The Norfolk tragedy: giving a full account of a horrid barbarous and bloody murder committed by Sarah Hazel on the body of Mary Hazel her daughter-in-law … a child only ten years of age …

[Norwich?: 1784]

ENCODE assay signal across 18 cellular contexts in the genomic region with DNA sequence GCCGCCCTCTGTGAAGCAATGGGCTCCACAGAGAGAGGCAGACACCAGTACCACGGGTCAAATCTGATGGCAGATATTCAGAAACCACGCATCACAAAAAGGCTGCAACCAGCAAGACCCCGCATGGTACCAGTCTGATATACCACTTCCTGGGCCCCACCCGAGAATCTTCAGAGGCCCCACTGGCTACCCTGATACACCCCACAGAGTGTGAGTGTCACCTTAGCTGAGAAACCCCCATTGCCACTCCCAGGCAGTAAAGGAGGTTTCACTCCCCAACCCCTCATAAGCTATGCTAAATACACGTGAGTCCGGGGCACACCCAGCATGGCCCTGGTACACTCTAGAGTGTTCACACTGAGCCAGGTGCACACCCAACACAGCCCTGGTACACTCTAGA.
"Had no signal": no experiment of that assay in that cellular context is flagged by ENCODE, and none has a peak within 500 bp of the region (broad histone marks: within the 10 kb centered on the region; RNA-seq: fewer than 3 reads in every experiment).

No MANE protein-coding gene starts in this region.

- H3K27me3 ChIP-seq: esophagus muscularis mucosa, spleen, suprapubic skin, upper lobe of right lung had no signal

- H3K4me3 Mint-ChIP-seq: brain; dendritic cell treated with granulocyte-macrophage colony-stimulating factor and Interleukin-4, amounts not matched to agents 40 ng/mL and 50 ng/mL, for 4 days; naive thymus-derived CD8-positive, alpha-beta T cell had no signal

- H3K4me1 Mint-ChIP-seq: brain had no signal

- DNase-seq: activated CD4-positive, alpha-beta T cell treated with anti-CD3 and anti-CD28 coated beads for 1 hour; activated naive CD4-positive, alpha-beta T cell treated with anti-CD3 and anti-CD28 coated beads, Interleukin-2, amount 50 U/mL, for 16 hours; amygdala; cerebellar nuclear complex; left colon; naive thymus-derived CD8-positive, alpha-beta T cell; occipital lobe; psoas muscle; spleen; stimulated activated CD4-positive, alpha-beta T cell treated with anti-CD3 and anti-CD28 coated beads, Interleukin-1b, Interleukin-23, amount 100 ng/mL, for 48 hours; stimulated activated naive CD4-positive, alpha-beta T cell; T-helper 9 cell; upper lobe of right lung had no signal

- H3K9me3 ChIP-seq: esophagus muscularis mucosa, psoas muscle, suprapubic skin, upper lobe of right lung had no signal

Sarah Hazel was tried at Norfolk Assizes but the jury was unable to decide whether she was guilty of murder or manslaughter. The case was referred to the Court of King’s Bench, where her defence claimed firstly that the girl (her step-daughter) was not her own daughter, merely employed to do housework in her father’s home. Secondly, she was correcting the girl for poor work and it was the right of a mistress to correct servants by reasonable means. Similar cases cited in support of this argument include incidents of employers beating workers with shoes, whips and wooden stakes, all considered proper weapons. Sarah Hazel had been imprisoned for 12 months by the time a decision was made to pardon and discharge her.


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